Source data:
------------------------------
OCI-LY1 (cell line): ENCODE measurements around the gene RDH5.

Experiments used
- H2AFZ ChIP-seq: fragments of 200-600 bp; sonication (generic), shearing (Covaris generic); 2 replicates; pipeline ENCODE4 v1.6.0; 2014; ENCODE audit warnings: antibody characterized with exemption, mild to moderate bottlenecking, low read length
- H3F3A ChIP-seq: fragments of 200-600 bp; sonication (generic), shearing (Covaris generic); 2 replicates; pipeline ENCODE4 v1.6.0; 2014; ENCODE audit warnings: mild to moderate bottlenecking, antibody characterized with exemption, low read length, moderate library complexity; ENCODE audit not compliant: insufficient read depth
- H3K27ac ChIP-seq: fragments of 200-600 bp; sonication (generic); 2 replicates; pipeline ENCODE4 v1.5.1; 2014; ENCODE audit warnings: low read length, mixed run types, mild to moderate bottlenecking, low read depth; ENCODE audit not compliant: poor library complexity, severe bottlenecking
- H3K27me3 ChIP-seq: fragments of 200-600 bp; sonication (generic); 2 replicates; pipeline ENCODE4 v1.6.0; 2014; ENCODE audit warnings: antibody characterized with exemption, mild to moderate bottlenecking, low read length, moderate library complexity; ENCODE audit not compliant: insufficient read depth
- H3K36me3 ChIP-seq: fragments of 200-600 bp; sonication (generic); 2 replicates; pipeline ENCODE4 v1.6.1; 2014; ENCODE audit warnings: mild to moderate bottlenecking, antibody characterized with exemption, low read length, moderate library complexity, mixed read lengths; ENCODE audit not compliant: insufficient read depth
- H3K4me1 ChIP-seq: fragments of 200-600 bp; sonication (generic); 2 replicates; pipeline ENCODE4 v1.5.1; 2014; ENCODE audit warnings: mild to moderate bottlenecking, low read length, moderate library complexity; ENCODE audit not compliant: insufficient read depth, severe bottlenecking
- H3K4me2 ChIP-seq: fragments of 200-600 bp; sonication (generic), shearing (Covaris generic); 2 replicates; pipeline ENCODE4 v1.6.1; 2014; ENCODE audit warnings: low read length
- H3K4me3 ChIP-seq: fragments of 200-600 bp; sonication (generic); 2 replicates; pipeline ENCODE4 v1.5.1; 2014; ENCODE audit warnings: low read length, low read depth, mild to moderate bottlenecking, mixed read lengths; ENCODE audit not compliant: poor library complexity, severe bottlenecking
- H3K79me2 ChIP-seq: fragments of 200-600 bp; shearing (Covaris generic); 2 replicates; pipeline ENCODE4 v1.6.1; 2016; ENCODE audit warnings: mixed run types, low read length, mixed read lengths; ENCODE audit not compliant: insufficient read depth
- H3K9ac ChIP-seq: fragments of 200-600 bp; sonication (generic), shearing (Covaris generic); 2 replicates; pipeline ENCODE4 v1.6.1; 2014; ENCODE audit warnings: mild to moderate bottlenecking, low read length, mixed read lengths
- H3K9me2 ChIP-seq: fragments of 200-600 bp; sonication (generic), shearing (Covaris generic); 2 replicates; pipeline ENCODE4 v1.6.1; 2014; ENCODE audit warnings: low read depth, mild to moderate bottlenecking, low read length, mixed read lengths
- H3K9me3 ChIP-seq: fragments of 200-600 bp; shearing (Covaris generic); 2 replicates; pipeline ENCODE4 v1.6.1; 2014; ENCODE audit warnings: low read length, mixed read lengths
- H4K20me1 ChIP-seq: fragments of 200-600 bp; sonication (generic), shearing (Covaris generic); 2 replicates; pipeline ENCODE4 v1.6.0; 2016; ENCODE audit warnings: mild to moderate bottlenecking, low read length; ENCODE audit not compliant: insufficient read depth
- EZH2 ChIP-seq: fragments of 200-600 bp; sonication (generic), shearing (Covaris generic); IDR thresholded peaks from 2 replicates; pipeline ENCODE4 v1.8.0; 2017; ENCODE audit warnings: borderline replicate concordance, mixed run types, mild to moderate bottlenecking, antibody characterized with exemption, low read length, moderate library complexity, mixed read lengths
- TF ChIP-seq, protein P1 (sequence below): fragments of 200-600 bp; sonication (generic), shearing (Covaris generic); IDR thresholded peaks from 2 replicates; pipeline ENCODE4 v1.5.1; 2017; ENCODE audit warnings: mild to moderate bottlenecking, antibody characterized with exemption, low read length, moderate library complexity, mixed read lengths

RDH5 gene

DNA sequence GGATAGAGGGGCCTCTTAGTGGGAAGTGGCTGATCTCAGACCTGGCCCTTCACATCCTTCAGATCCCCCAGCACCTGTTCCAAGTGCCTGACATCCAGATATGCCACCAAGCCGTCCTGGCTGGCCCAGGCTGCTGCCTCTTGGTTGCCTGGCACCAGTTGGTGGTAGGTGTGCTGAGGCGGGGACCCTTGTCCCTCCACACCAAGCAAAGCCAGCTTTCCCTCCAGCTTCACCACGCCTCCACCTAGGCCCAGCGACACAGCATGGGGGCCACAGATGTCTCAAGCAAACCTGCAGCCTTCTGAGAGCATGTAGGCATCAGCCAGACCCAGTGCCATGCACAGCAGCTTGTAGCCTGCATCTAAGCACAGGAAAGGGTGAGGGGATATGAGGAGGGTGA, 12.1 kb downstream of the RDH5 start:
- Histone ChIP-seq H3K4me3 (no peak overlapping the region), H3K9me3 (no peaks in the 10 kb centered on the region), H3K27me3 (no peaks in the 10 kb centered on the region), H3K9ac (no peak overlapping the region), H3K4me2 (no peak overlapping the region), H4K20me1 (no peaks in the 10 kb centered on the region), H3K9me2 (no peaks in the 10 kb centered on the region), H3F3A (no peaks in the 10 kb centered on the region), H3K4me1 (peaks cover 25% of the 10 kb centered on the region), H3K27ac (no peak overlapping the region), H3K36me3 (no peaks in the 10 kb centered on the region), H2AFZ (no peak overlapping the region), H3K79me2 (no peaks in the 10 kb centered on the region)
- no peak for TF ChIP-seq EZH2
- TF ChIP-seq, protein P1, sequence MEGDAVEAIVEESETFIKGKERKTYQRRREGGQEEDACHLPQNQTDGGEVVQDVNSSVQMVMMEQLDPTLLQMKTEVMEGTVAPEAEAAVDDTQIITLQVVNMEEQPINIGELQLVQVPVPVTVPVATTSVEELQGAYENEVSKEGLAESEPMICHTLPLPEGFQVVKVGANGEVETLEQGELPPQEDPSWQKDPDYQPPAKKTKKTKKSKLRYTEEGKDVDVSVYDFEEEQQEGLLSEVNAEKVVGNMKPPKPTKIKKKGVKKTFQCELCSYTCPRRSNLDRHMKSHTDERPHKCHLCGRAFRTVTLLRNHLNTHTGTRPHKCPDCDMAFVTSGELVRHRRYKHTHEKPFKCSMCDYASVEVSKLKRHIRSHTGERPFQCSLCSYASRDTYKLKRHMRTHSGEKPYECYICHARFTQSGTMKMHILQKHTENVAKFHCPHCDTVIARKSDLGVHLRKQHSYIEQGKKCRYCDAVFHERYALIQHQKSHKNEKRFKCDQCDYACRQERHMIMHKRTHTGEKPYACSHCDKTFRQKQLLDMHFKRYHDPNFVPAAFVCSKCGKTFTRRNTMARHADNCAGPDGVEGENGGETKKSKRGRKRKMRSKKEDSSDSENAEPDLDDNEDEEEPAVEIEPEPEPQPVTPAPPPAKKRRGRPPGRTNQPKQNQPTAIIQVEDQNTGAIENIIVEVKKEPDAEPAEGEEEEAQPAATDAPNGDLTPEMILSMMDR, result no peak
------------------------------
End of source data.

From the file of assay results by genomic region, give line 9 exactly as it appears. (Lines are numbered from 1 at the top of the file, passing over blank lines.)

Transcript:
- H3K4me2 ChIP-seq: fragments of 200-600 bp; sonication (generic), shearing (Covaris generic); 2 replicates; pipeline ENCODE4 v1.6.1; 2014; ENCODE audit warnings: low read length